It’s getting near dinner on a Tuesday night. The pantry is empty, which means a run to the store. You could head out anticipating that inspiration will strike, grabbing ingredients and hoping that it all comes together. It’s an expensive way to shop, a less organized way to cook, and the outcome is uncertain. Or, you could pick a recipe, select the right ingredients from the shelf, follow the instructions, and get dinner on the table. It’s efficient, less wasteful, and the results are, more or less, certain.
Maybe analytics seems a far cry from a Tuesday night dinner, but hear me out. In essence, many businesses face similar problems, such as keeping customers happy. Why should everyone have to create analytics to address those problems from scratch? That’s the idea behind productized analytics. For example, if you need analytics on customer abandonment, how do you know what data is needed? Some companies sit down and try to figure it out. Others take a more direct path by going to those who’ve done it before and finding out the relevant ingredients and approach. For example, you’ll need payment history, download history, prospect profile details, subscriber information, and marketing contact history. Those data elements combined with field-proven algorithms yield results.
In other words, there are important analytics that are available as fully productized, ready-for-production solutions that accelerate time to value, reduce risk, and minimize resource demands. When you know the ingredients and have a recipe, you’re more confident of your ability to get results in a timely fashion.
Customer satisfaction is a good example of an analytic that is dear to many businesses and where productized analytics has much to offer. By combining a prescribed set of multi-genre analytics, you can explore their positive and negative impact on customer sentiment. You do not need to invent this system to arrive at an actionable satisfaction index for each customer.
A tried and true approach begins by looking at the events a customer may experience across all the channels a company has to offer. Did the customer make purchases on their mobile device? Did they visit a retail center and make a purchase? Was there an event that drove them to complain to the call center? Was a call from the customer dropped? Has the customer interacted with the website and in what way—accessing support or product information, or reading a FAQ about terminating their subscription?
This is a similar pattern seen across many industries. Customers interact across different channels creating millions, billions, even trillions of events from which the organization can dynamically take the measure of customer satisfaction and spot negative or positive trends. Those satisfaction indexes, in turn, can complement traditional, quarterly metrics such as net promoter score.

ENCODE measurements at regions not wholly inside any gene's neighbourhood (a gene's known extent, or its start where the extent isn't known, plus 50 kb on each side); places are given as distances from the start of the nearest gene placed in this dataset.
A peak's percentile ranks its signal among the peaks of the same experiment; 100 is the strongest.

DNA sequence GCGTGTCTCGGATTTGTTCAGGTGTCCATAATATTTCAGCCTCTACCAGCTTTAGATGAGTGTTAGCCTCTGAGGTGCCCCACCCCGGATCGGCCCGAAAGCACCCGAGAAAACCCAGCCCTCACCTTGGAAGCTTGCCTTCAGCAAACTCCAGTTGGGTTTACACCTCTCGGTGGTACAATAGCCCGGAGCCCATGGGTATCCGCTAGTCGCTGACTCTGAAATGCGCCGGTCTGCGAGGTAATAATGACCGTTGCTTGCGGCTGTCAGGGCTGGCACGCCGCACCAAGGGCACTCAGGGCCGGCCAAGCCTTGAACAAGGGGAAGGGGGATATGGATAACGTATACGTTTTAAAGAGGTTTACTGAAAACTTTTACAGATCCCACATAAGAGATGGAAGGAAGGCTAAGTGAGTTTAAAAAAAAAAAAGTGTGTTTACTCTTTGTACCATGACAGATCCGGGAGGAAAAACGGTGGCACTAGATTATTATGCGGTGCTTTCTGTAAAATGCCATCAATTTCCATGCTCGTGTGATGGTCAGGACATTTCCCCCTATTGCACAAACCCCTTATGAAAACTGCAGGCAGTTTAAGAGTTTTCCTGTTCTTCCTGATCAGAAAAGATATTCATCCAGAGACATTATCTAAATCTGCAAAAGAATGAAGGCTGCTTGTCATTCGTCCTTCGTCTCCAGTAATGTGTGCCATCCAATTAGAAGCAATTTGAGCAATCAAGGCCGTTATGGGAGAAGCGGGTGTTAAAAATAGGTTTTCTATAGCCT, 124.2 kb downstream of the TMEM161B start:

A real-time, productized analytic enables organizations to quickly expand their understanding by bringing together the right data and data model with algorithms for text, path, pattern, graph and statistical analytics. These analytics can be run at scale every day to uncover unique patterns that can be put directly into operational action to reduce churn and enable you to up sell, cross-sell, and grow your business.
Most importantly, these analytics have been done before and are there for the asking.
Big is so often the operable word in analytics—big data, big project, big insight, big undertaking. While it is safe to assume businesses would like to see big results, too, we don’t always need big effort and big experimentation. Often fast results are even more desirable. If you can identify well-defined criteria for success and specific business benefits to achieve, a productized analytics approach might just be the recipe for success. Best of all, it gives organizations an opportunity to learn about these complex analytics while deriving results. Productized analytics are not just a commodity that you install—they offer a recipe for solving specific problems with analytics. As you get more familiar and dexterous in the analytics kitchen, it is possible to then start pushing that foundation in new directions.
Chris Twogood is Senior Vice President of Product and Solutions Marketing for Teradata Corporation. He is responsible for marketing Teradata products (database, utilities, and platform), Aster Products and Hadoop software – as well as Teradata services (professional and customer services). His responsibilities include overseeing technical field sales support teams.
Chris has twenty-five years of experience in the computer industry specializing in Data Warehousing, Decision Support, Customer Management and Appliance platforms.
He started his career with NCR in retail Point of Sale solutions (POS), and then moved to AT&T to manage channel development and strategic partners. Then, Chris joined Teradata where he managed strategy, application definition, marketing, product requirements/management, platform solutions, and product marketing.
Chris holds a Bachelor of Science degree from California State University at Long Beach with an emphasis in marketing. He resides in San Diego.